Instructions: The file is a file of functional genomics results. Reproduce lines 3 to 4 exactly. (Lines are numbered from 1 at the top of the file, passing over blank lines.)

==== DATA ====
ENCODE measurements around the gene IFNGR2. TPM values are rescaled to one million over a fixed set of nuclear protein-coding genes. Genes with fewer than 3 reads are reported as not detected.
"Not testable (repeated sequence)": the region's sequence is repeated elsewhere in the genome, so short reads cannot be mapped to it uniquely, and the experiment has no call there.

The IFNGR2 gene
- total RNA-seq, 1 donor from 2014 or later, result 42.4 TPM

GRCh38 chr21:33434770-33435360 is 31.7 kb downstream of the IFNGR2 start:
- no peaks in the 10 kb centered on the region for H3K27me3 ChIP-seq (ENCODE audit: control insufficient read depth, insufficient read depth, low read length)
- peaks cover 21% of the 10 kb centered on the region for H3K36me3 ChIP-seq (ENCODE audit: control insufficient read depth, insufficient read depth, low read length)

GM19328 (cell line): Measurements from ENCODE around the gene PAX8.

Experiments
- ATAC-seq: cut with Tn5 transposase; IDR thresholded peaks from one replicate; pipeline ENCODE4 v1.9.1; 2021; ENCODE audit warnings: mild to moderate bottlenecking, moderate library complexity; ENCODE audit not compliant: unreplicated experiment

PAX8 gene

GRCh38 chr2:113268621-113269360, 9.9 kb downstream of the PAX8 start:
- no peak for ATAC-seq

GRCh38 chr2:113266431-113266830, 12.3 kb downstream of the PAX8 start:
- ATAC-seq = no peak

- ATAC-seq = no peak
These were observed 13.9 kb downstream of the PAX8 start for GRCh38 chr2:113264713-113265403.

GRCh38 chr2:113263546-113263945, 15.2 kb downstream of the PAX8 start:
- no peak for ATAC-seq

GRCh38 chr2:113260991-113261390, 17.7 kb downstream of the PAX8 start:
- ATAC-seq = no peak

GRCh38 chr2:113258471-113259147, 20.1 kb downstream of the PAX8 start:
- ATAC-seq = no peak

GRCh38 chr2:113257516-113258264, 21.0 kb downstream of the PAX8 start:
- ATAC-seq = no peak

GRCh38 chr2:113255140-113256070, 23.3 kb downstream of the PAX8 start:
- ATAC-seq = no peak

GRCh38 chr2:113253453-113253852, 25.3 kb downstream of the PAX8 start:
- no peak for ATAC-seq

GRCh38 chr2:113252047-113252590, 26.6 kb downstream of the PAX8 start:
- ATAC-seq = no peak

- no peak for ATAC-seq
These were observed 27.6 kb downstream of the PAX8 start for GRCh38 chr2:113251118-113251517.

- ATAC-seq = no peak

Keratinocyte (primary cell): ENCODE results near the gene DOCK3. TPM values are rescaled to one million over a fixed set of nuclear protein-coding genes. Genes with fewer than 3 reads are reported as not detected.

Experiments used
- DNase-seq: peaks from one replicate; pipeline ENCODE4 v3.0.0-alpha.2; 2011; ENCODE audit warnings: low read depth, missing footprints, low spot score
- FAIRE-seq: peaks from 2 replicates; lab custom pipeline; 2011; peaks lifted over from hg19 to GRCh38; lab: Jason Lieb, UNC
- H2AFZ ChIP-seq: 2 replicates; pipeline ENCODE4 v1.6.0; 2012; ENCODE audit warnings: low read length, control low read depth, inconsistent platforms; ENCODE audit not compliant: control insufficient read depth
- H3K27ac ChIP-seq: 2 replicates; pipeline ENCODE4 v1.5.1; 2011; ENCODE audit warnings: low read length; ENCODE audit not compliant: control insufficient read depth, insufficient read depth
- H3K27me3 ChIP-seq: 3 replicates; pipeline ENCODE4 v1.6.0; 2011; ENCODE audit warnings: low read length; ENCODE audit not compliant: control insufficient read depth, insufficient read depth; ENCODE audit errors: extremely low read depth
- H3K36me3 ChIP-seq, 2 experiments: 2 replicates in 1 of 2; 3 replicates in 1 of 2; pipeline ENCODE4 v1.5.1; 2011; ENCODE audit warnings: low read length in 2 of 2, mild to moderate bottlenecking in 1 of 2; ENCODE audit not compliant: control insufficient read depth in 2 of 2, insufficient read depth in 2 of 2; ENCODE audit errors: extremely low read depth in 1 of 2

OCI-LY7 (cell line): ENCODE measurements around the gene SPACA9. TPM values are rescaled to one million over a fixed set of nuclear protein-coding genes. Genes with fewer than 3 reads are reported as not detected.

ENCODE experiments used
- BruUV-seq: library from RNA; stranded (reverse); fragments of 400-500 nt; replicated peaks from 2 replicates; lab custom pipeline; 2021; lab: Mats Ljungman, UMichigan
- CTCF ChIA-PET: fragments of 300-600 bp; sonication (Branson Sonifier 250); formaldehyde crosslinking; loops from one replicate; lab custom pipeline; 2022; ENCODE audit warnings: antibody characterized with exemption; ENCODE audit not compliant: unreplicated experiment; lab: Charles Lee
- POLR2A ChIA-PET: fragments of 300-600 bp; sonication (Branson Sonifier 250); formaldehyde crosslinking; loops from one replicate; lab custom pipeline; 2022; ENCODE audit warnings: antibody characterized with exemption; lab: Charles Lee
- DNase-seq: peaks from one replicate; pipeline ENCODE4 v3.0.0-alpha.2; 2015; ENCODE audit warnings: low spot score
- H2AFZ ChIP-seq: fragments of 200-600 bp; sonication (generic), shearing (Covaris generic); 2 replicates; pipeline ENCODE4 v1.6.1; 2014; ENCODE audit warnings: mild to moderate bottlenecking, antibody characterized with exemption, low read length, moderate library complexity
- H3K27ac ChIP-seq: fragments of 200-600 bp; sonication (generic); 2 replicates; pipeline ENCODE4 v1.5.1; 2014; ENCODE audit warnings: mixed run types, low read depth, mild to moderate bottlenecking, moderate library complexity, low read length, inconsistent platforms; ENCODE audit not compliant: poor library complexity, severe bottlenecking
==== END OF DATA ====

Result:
The IFNGR2 gene
- total RNA-seq, 1 donor from 2014 or later, result 42.4 TPM